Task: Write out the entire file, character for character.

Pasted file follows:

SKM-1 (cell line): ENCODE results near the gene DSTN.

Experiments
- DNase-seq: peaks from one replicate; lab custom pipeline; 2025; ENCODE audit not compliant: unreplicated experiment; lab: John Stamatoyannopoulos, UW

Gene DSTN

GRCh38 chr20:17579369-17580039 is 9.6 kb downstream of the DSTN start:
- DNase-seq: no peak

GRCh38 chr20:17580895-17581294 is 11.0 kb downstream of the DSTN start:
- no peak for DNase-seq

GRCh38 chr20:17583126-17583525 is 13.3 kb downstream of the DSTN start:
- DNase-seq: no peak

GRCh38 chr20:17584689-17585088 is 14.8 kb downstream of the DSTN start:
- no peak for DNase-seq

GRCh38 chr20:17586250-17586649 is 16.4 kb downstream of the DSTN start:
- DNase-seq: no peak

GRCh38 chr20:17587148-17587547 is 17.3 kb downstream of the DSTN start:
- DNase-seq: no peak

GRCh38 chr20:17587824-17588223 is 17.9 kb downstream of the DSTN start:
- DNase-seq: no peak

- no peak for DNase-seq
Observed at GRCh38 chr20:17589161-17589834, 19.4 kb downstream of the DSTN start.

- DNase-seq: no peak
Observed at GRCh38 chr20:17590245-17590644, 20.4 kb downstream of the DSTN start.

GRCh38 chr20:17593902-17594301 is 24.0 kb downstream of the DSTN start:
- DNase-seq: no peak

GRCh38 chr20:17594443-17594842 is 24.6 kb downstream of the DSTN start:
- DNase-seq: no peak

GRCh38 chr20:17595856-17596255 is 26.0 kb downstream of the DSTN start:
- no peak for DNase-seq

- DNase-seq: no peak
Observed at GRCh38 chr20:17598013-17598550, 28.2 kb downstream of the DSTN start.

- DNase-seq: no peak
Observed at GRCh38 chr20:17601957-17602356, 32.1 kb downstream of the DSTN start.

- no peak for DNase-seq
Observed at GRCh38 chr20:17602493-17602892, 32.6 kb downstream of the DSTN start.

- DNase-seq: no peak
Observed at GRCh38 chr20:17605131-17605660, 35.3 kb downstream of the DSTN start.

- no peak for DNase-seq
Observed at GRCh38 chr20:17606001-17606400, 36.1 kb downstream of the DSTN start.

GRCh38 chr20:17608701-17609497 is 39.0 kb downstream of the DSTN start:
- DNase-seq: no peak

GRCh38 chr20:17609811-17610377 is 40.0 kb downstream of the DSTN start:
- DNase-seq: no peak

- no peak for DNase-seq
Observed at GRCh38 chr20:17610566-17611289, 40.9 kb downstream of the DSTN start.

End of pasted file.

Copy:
SKM-1 (cell line): ENCODE results near the gene DSTN.

Experiments
- DNase-seq: peaks from one replicate; lab custom pipeline; 2025; ENCODE audit not compliant: unreplicated experiment; lab: John Stamatoyannopoulos, UW

Gene DSTN

GRCh38 chr20:17579369-17580039 is 9.6 kb downstream of the DSTN start:
- DNase-seq: no peak

GRCh38 chr20:17580895-17581294 is 11.0 kb downstream of the DSTN start:
- no peak for DNase-seq

GRCh38 chr20:17583126-17583525 is 13.3 kb downstream of the DSTN start:
- DNase-seq: no peak

GRCh38 chr20:17584689-17585088 is 14.8 kb downstream of the DSTN start:
- no peak for DNase-seq

GRCh38 chr20:17586250-17586649 is 16.4 kb downstream of the DSTN start:
- DNase-seq: no peak

GRCh38 chr20:17587148-17587547 is 17.3 kb downstream of the DSTN start:
- DNase-seq: no peak

GRCh38 chr20:17587824-17588223 is 17.9 kb downstream of the DSTN start:
- DNase-seq: no peak

- no peak for DNase-seq
Observed at GRCh38 chr20:17589161-17589834, 19.4 kb downstream of the DSTN start.

- DNase-seq: no peak
Observed at GRCh38 chr20:17590245-17590644, 20.4 kb downstream of the DSTN start.

GRCh38 chr20:17593902-17594301 is 24.0 kb downstream of the DSTN start:
- DNase-seq: no peak

GRCh38 chr20:17594443-17594842 is 24.6 kb downstream of the DSTN start:
- DNase-seq: no peak

GRCh38 chr20:17595856-17596255 is 26.0 kb downstream of the DSTN start:
- no peak for DNase-seq

- DNase-seq: no peak
Observed at GRCh38 chr20:17598013-17598550, 28.2 kb downstream of the DSTN start.

- DNase-seq: no peak
Observed at GRCh38 chr20:17601957-17602356, 32.1 kb downstream of the DSTN start.

- no peak for DNase-seq
Observed at GRCh38 chr20:17602493-17602892, 32.6 kb downstream of the DSTN start.

- DNase-seq: no peak
Observed at GRCh38 chr20:17605131-17605660, 35.3 kb downstream of the DSTN start.

- no peak for DNase-seq
Observed at GRCh38 chr20:17606001-17606400, 36.1 kb downstream of the DSTN start.

GRCh38 chr20:17608701-17609497 is 39.0 kb downstream of the DSTN start:
- DNase-seq: no peak

GRCh38 chr20:17609811-17610377 is 40.0 kb downstream of the DSTN start:
- DNase-seq: no peak

- no peak for DNase-seq
Observed at GRCh38 chr20:17610566-17611289, 40.9 kb downstream of the DSTN start.